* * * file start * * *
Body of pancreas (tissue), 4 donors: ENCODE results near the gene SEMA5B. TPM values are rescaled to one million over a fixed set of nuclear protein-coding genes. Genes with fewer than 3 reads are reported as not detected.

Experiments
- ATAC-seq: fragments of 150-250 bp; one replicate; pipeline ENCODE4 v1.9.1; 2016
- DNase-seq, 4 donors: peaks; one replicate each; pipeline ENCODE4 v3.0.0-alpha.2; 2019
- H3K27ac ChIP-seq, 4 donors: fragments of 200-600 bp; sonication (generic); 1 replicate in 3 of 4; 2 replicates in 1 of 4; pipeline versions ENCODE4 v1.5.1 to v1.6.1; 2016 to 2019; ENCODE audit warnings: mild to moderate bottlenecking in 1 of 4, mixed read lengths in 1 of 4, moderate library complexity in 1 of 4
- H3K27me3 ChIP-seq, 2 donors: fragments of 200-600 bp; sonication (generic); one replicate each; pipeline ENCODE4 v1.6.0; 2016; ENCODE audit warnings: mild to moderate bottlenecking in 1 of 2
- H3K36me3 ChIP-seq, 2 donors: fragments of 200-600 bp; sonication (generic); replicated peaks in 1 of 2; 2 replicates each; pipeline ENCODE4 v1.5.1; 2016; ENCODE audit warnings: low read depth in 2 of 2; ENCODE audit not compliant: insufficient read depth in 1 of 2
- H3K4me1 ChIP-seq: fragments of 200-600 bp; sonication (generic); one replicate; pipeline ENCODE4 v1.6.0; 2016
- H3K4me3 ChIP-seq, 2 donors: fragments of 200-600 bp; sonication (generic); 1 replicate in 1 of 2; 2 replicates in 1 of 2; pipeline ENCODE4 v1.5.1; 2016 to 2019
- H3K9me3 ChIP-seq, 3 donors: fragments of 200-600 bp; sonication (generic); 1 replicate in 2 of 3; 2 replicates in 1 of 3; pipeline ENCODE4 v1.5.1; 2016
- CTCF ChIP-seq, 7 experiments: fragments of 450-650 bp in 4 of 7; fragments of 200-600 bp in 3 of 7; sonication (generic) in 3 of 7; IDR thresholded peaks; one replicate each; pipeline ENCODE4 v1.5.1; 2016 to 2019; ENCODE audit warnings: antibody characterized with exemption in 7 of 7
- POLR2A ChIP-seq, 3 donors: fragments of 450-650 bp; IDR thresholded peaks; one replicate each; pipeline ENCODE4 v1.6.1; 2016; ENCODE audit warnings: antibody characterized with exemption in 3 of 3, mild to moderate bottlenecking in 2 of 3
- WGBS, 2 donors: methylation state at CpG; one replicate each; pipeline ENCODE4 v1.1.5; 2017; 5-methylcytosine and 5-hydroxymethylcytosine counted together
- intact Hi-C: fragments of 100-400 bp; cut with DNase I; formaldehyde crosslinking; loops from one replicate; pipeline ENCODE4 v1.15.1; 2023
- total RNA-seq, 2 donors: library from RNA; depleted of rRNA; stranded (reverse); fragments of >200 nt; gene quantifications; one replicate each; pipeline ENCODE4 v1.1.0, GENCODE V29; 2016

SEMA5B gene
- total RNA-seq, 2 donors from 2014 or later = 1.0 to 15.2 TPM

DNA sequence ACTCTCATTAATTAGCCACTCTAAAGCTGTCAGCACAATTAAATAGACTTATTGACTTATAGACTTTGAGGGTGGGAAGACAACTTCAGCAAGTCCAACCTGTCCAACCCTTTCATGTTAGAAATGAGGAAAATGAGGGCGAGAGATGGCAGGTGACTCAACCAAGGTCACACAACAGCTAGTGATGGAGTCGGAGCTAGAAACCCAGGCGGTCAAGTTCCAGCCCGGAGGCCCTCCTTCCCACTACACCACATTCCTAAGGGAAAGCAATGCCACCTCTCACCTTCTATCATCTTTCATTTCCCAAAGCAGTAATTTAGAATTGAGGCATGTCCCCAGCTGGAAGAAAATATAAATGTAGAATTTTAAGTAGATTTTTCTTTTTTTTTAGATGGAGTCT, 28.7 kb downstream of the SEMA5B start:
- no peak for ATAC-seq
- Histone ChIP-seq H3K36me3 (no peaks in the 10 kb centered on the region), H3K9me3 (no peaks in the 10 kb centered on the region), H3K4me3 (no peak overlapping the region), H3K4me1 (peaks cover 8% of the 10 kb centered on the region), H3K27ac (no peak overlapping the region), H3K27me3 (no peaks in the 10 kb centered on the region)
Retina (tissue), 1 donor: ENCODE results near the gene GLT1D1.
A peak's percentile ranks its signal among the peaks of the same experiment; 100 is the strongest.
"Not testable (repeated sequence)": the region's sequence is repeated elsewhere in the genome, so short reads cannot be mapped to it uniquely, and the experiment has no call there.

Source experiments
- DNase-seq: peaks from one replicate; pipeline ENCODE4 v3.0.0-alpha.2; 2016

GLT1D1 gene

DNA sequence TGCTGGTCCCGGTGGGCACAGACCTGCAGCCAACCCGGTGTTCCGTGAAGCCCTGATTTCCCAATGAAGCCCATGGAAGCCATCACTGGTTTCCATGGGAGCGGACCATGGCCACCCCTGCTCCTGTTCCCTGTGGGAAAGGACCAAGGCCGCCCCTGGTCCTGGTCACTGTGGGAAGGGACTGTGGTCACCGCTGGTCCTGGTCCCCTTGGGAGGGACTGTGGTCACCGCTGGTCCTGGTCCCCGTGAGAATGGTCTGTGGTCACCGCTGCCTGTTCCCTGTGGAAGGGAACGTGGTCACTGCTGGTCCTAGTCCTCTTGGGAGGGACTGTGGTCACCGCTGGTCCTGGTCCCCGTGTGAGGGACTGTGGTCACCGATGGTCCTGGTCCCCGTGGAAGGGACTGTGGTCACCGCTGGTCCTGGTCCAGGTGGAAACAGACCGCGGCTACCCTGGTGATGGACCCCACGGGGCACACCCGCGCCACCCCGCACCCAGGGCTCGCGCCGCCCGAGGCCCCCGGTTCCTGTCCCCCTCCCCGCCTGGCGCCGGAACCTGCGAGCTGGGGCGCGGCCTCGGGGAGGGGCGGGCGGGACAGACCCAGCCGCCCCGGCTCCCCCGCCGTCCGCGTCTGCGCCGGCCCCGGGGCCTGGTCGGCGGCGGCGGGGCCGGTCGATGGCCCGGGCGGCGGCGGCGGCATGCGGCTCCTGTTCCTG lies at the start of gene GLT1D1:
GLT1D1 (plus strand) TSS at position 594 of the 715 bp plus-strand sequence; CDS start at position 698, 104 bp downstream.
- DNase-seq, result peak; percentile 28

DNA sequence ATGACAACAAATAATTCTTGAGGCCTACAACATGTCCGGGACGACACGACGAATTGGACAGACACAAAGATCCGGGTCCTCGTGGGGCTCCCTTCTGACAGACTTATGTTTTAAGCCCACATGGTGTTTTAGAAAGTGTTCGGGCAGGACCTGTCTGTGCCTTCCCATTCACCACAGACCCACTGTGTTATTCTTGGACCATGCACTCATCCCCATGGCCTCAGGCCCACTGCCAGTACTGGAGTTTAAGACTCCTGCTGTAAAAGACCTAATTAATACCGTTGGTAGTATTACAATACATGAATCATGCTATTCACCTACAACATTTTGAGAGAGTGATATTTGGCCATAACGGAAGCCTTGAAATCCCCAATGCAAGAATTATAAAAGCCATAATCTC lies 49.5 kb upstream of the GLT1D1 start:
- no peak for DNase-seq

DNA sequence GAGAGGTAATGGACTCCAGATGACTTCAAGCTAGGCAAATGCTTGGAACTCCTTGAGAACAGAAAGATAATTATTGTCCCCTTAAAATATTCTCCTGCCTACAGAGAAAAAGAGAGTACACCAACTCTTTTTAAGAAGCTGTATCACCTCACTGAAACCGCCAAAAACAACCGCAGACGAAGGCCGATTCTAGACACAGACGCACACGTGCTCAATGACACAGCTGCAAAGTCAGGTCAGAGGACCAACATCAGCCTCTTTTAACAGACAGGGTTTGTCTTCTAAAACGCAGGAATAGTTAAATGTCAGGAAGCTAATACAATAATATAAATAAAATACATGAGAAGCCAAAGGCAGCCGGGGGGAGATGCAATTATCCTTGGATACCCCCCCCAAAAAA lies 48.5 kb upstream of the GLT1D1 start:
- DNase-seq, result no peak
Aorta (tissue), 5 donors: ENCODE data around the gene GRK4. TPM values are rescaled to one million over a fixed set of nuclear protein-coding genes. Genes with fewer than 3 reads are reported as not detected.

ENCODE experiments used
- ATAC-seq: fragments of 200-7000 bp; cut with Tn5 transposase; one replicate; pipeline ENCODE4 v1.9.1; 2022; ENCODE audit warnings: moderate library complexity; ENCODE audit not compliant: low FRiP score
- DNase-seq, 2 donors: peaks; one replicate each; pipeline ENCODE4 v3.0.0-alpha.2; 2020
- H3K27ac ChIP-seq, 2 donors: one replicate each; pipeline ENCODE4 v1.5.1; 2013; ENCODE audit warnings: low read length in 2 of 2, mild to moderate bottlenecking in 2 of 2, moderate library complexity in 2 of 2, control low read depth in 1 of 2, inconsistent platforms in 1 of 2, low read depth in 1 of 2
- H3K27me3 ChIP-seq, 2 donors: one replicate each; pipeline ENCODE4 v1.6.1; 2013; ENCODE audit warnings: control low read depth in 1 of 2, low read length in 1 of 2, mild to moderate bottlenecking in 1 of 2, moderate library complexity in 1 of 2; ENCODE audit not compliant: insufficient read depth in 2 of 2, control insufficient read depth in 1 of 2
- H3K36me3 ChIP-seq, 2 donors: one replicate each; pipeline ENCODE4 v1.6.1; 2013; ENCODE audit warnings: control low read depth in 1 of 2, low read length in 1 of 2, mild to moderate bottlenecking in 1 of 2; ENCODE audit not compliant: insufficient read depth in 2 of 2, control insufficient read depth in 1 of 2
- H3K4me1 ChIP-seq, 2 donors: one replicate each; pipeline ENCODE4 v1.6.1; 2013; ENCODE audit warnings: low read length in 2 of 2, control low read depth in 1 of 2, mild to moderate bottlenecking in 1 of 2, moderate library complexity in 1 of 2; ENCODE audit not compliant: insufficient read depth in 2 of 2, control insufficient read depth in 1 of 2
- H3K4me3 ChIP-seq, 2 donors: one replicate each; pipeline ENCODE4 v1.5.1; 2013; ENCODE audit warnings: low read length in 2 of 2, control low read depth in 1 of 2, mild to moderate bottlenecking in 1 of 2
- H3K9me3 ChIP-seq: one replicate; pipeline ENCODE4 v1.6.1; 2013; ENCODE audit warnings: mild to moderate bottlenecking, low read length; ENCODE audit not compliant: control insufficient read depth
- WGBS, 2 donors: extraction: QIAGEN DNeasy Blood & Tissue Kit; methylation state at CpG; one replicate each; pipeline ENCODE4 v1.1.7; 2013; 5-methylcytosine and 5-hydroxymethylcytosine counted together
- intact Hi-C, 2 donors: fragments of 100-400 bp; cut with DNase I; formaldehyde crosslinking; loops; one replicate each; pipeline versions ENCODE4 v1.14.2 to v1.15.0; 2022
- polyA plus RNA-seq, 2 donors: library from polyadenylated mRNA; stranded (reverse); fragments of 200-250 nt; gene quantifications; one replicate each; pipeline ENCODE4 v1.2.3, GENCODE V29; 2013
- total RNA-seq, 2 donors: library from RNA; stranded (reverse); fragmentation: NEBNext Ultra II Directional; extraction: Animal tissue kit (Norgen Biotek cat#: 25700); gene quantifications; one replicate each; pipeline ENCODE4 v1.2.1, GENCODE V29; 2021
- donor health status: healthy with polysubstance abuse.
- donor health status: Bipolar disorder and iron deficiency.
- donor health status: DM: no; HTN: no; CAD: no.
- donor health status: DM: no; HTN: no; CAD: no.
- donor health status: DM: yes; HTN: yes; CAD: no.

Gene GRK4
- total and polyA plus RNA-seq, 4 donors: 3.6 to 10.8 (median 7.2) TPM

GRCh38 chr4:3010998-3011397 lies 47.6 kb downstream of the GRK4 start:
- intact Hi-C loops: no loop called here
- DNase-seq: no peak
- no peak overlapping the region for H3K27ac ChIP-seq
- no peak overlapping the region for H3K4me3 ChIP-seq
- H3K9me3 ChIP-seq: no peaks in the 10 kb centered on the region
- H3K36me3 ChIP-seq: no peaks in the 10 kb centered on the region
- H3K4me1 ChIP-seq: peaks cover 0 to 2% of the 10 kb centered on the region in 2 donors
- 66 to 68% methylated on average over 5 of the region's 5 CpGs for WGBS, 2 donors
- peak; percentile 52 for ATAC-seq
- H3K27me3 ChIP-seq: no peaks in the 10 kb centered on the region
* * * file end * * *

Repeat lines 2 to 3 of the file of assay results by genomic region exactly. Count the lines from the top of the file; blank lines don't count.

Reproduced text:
Experiments
- ATAC-seq: fragments of 150-250 bp; one replicate; pipeline ENCODE4 v1.9.1; 2016